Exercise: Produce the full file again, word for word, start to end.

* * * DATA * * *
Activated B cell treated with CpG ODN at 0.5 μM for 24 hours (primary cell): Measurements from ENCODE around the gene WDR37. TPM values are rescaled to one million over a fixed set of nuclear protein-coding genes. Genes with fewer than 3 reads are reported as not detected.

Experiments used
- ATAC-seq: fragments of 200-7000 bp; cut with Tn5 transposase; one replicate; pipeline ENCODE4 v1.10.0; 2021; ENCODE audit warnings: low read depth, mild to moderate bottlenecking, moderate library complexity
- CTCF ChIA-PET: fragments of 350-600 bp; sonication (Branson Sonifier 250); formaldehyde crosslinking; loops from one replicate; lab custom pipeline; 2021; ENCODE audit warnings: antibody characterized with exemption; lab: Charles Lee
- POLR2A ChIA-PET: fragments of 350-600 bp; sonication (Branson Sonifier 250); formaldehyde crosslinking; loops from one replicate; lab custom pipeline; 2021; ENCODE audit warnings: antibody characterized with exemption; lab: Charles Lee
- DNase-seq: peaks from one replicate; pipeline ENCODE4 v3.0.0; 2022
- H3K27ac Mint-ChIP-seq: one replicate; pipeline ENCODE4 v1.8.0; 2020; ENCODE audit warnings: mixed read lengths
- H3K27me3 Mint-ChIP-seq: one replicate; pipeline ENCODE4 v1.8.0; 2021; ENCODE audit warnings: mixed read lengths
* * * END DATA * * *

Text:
Activated B cell treated with CpG ODN at 0.5 μM for 24 hours (primary cell): Measurements from ENCODE around the gene WDR37. TPM values are rescaled to one million over a fixed set of nuclear protein-coding genes. Genes with fewer than 3 reads are reported as not detected.

Experiments used
- ATAC-seq: fragments of 200-7000 bp; cut with Tn5 transposase; one replicate; pipeline ENCODE4 v1.10.0; 2021; ENCODE audit warnings: low read depth, mild to moderate bottlenecking, moderate library complexity
- CTCF ChIA-PET: fragments of 350-600 bp; sonication (Branson Sonifier 250); formaldehyde crosslinking; loops from one replicate; lab custom pipeline; 2021; ENCODE audit warnings: antibody characterized with exemption; lab: Charles Lee
- POLR2A ChIA-PET: fragments of 350-600 bp; sonication (Branson Sonifier 250); formaldehyde crosslinking; loops from one replicate; lab custom pipeline; 2021; ENCODE audit warnings: antibody characterized with exemption; lab: Charles Lee
- DNase-seq: peaks from one replicate; pipeline ENCODE4 v3.0.0; 2022
- H3K27ac Mint-ChIP-seq: one replicate; pipeline ENCODE4 v1.8.0; 2020; ENCODE audit warnings: mixed read lengths
- H3K27me3 Mint-ChIP-seq: one replicate; pipeline ENCODE4 v1.8.0; 2021; ENCODE audit warnings: mixed read lengths